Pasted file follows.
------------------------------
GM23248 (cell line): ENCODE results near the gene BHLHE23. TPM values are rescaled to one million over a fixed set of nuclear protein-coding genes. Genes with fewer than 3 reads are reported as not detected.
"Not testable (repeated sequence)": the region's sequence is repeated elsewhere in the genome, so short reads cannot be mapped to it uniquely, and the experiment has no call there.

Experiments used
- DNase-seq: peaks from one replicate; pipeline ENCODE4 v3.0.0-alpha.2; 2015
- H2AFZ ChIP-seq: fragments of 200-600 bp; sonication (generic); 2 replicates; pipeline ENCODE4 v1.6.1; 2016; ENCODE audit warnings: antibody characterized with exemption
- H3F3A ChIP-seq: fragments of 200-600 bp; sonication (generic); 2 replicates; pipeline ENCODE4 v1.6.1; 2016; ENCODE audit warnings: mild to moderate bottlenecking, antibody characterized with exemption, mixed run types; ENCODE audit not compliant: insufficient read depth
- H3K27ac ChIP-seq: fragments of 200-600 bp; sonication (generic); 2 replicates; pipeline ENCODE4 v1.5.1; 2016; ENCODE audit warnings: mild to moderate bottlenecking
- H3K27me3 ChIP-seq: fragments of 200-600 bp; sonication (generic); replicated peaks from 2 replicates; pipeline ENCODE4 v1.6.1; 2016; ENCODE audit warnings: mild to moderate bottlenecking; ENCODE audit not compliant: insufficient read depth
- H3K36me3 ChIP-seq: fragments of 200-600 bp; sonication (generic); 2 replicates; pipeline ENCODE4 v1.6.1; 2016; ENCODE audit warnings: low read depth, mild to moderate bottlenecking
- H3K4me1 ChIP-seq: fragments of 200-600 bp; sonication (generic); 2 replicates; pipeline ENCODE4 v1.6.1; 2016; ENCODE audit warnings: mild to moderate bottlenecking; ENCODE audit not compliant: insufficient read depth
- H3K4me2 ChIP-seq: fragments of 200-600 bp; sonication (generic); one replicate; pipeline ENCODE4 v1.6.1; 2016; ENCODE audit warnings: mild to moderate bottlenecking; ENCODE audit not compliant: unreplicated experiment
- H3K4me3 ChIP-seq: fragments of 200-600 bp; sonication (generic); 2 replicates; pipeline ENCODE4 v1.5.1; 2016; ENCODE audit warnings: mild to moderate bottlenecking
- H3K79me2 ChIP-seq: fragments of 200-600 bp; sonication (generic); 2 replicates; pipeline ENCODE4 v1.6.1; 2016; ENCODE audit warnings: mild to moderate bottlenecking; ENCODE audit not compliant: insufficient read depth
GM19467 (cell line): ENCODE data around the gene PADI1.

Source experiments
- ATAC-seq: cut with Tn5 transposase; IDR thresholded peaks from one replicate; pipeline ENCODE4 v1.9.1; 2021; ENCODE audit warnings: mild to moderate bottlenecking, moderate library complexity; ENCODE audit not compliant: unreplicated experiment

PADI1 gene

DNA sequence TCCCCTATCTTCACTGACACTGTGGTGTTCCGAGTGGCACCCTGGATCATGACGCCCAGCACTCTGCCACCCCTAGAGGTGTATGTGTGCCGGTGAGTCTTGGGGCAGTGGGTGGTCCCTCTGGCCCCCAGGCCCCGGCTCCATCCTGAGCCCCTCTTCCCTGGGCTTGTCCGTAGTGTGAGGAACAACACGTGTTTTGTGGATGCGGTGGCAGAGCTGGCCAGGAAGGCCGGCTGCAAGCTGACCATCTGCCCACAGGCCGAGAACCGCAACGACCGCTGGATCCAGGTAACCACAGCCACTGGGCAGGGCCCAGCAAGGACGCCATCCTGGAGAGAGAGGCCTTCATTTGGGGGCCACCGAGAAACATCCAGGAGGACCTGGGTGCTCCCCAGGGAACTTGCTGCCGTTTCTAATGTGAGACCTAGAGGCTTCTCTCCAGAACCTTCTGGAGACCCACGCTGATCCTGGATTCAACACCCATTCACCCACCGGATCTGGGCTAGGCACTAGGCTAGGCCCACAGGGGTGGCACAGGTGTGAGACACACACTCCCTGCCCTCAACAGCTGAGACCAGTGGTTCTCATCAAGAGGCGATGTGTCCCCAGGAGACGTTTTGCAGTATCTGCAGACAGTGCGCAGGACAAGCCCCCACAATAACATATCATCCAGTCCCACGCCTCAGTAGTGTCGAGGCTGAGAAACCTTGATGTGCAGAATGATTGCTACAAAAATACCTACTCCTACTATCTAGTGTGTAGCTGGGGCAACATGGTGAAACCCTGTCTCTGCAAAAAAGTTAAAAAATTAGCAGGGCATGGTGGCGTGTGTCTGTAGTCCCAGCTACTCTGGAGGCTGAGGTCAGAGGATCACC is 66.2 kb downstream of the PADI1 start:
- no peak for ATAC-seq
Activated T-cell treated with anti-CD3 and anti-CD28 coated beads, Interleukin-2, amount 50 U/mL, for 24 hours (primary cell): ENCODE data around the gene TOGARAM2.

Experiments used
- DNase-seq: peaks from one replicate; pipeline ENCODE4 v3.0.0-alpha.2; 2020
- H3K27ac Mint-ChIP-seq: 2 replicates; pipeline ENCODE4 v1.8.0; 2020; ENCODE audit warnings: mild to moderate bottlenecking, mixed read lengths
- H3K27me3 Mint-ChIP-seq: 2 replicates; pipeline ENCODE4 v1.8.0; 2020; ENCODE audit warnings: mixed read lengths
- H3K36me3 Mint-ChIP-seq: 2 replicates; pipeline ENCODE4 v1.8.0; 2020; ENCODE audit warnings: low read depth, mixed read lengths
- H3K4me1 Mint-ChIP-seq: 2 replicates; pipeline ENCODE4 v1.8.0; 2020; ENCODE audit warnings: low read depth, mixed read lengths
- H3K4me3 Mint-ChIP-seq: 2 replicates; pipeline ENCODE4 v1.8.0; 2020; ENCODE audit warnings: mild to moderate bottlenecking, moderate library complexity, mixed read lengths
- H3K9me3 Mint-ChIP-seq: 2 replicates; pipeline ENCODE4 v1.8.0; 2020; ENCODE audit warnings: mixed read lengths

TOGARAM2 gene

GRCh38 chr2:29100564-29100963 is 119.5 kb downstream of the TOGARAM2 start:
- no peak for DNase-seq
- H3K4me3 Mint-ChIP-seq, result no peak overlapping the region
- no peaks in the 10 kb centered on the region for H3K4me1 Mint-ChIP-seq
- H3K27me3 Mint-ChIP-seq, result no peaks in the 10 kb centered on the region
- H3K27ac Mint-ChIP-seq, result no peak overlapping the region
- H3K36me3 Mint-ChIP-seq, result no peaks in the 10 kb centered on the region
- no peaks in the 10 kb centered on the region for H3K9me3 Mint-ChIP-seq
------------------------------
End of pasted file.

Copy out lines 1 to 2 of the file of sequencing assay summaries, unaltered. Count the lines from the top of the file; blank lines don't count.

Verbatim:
GM23248 (cell line): ENCODE results near the gene BHLHE23. TPM values are rescaled to one million over a fixed set of nuclear protein-coding genes. Genes with fewer than 3 reads are reported as not detected.
"Not testable (repeated sequence)": the region's sequence is repeated elsewhere in the genome, so short reads cannot be mapped to it uniquely, and the experiment has no call there.